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News & Media

Latest ITER Newsline

  • Question of the week | Will fusion run out of fuel?

    One of the paradoxes of fusion, the virtually inexhaustible energy of the future, is that it relies on an element that does not exist—or just barely. Tritium, o [...]

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  • Managing data | Setting up a robust process

    Are the ITER systems and processes robust enough to manage the technical and project data for a program of ITER's complexity? Will quality information be made a [...]

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  • Image of the week | Bullseye

    Two perfectly circular structures, looking a lot like archery targets, have been installed on the west-facing wall of the Tokamak Complex. They are not for sh [...]

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  • Art and science | Seeking new perspectives on fusion

    Standing in the middle of the Tokamak Building, sound artist Julian Weaver positions his 3D microphone near one of the openings of the bioshield to record the s [...]

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  • Worksite photos | The view one never tires of

    For the past three-and a half years, ITER Communication has been documenting construction progress from the top of the tallest crane on the ITER worksite. Altho [...]

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Of Interest

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Tokamak Complex construction is about to begin

80 metres high, 120 metres long and 80 metres wide ... the ITER Tokamak Complex. The Tokamak will sit 13 metres below ground level in the central Tokamak Building. (Click to view larger version...)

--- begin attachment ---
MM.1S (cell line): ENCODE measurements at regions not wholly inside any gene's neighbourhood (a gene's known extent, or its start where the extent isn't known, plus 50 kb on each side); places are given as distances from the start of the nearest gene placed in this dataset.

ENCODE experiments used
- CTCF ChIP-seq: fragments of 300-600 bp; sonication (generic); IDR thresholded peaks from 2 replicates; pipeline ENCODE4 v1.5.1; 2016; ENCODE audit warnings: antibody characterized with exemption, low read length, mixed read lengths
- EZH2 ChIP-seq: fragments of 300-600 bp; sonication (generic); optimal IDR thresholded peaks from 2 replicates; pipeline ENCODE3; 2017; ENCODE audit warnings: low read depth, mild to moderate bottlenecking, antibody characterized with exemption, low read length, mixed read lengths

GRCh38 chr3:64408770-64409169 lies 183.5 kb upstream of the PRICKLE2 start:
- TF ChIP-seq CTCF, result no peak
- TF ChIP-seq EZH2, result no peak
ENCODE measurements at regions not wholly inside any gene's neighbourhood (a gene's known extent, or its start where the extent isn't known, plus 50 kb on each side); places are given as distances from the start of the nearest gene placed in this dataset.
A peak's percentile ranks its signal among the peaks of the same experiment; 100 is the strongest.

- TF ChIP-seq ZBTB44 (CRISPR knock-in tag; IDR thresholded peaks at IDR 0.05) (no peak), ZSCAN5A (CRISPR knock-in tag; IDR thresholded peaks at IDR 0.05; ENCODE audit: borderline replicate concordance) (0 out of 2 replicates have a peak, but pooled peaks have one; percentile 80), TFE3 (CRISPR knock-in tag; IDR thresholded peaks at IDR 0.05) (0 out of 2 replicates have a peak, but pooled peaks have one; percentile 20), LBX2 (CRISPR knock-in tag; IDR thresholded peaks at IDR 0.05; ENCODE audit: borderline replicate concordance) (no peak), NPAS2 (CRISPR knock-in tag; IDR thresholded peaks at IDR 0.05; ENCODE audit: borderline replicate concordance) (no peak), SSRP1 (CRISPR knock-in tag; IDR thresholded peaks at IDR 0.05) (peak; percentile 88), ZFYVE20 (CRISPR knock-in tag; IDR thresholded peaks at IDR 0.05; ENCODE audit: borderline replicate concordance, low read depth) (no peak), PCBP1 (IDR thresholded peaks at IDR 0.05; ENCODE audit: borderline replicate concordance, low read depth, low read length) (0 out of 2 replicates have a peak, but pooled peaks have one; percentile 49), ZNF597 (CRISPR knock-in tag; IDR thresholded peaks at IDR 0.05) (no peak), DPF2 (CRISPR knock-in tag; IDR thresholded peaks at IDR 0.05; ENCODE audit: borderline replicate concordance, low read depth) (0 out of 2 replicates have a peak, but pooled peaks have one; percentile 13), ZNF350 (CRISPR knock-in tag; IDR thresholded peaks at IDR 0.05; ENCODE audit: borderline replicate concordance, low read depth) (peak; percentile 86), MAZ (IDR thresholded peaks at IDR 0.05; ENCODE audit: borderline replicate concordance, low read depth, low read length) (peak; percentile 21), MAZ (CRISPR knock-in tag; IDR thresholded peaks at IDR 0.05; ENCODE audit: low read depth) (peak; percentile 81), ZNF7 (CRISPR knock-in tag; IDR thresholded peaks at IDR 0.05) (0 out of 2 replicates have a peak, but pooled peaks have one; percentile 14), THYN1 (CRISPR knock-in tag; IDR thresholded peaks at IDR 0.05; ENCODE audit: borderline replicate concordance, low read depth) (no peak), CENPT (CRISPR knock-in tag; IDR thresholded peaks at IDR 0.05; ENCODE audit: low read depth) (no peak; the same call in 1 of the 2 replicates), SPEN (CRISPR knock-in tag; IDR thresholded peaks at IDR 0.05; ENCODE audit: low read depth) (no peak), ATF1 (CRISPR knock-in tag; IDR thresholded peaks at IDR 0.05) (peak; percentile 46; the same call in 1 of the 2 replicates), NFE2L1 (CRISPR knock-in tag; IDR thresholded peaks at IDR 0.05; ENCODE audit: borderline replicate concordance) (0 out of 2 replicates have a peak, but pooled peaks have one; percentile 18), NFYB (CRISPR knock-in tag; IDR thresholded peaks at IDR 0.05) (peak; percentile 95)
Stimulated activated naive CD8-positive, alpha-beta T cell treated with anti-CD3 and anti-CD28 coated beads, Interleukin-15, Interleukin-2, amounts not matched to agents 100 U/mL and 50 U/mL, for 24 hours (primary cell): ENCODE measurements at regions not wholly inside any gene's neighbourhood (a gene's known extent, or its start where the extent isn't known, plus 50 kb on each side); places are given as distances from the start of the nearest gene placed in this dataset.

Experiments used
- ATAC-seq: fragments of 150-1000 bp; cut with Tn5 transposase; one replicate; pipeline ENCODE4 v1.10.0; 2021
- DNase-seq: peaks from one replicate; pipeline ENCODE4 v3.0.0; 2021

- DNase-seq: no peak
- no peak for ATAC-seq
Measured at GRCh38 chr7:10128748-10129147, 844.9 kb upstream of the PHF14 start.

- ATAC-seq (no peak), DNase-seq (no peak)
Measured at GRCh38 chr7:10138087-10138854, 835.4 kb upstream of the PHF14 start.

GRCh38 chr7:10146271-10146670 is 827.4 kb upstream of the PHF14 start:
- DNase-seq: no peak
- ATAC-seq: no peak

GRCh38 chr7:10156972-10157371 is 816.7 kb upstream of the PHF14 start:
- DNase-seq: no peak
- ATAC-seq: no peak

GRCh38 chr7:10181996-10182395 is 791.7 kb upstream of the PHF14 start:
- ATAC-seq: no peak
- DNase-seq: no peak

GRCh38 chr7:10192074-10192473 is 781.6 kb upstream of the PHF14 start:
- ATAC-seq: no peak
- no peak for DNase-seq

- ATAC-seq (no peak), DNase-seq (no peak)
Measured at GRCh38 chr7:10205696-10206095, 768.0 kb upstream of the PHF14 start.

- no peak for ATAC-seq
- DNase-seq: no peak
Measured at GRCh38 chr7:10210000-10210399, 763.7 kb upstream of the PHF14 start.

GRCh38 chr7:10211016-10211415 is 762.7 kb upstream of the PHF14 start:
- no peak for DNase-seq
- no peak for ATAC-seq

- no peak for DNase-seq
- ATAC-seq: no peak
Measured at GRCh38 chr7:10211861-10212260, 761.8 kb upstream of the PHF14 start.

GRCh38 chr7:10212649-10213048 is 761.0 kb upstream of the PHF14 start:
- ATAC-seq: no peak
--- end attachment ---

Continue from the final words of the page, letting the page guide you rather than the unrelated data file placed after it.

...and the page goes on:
80 metres high, 120 metres long and 80 metres wide ... the ITER Tokamak Complex. The Tokamak will sit 13 metres below ground level in the central Tokamak Building.
A major contract has been signed by the European Domestic Agency, Fusion for Energy, for the construction of the Tokamak Complex—a 360,000-tonne edifice that comprises the Tokamak, Diagnostic and Tritium buildings.

A French-Spanish consortium, VFR, has won the five-and-a-half year, EUR 300 million contract that also includes the construction of the ITER Assembly Building; the radio frequency heating building; areas for heating, ventilation and air conditioning; a cleaning facility and site services buildings; the cryoplant compressor and coldbox building; the control buildings; the fast discharge and switching network resistor building; and three bridges.

This is a milestone of significant importance for the ITER Project and for Europe, which is responsible for the construction of 39 scientific buildings and dedicated areas on the ITER platform. By year-end 2012, Fusion for Energy had awarded a total of EUR 1.8 billion in contracts for ITER, representing approximately 40 percent of the European contribution to the project.

As formwork for the Tokamak Complex basemat begins, the 493 seismic pads in the Seismic Pit will progressively disappear from sight. (Click to view larger version...)
As formwork for the Tokamak Complex basemat begins, the 493 seismic pads in the Seismic Pit will progressively disappear from sight.
The Tokamak Complex will be 80 metres high, 120 metres long and 80 metres wide. Over 600 people will be involved in the construction work, which will require some 150,000 m3 of concrete (plus 16,000 tonnes of rebar) and 7,500 tonnes of steel for the building structures.

In the coming weeks, work will begin on the formwork for the Complex basemat. Concrete pouring is scheduled to be carried out between April and December 2013. The Tokamak Complex will be completed in time for assembly operations to begin in 2016.

The VFR consortium groups French companies VINCI Construction Grands Projets, Razel-Bec, Dodin Campenon Bernard, Campenon Bernard Sud-Est, GTM Sud and Chantiers Modernes Sud and the Spanish firm Ferrovial Agroman.

Read more about this landmark contract on the F4E website.


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